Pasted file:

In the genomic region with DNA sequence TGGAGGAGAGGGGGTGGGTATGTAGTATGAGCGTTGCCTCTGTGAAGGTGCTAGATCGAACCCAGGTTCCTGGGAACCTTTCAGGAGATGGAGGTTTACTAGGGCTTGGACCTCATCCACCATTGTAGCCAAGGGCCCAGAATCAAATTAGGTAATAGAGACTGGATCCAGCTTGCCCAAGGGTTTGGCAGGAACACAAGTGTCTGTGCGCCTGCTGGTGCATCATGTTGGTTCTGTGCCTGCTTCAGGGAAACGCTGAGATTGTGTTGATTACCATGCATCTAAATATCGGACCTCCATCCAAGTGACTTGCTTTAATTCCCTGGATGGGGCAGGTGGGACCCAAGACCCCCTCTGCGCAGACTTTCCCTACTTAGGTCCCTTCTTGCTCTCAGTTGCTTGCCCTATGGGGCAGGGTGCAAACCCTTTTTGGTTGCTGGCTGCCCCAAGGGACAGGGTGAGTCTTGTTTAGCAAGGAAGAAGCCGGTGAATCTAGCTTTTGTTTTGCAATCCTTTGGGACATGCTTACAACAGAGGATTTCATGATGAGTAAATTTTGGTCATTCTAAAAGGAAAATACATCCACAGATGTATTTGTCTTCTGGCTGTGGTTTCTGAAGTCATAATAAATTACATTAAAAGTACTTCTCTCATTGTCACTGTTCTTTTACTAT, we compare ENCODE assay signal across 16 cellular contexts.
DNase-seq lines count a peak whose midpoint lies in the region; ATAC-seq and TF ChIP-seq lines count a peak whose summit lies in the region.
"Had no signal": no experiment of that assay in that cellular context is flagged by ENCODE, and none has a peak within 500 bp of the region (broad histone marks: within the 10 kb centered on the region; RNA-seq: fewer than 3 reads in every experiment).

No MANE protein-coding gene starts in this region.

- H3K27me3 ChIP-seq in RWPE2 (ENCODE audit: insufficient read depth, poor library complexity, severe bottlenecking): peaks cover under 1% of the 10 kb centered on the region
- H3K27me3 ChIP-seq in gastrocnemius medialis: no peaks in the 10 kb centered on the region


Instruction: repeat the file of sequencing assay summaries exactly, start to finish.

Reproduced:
In the genomic region with DNA sequence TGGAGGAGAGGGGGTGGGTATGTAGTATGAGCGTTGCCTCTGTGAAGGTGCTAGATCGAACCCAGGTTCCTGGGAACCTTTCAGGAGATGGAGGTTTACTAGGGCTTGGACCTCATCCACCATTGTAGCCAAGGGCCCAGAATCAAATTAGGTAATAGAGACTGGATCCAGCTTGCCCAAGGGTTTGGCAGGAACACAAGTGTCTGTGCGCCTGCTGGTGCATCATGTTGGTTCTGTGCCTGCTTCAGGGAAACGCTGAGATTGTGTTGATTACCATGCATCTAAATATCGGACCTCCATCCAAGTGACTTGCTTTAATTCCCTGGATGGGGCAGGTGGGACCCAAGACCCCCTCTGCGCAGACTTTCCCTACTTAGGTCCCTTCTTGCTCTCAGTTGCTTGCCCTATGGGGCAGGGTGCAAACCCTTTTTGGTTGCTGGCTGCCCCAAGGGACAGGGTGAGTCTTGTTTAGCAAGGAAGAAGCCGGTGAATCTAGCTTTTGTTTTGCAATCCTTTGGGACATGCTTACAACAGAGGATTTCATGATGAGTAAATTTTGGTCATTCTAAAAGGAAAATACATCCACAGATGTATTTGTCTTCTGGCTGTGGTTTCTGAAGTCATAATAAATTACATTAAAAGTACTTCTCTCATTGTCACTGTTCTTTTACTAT, we compare ENCODE assay signal across 16 cellular contexts.
DNase-seq lines count a peak whose midpoint lies in the region; ATAC-seq and TF ChIP-seq lines count a peak whose summit lies in the region.
"Had no signal": no experiment of that assay in that cellular context is flagged by ENCODE, and none has a peak within 500 bp of the region (broad histone marks: within the 10 kb centered on the region; RNA-seq: fewer than 3 reads in every experiment).

No MANE protein-coding gene starts in this region.

- H3K27me3 ChIP-seq in RWPE2 (ENCODE audit: insufficient read depth, poor library complexity, severe bottlenecking): peaks cover under 1% of the 10 kb centered on the region
- H3K27me3 ChIP-seq in gastrocnemius medialis: no peaks in the 10 kb centered on the region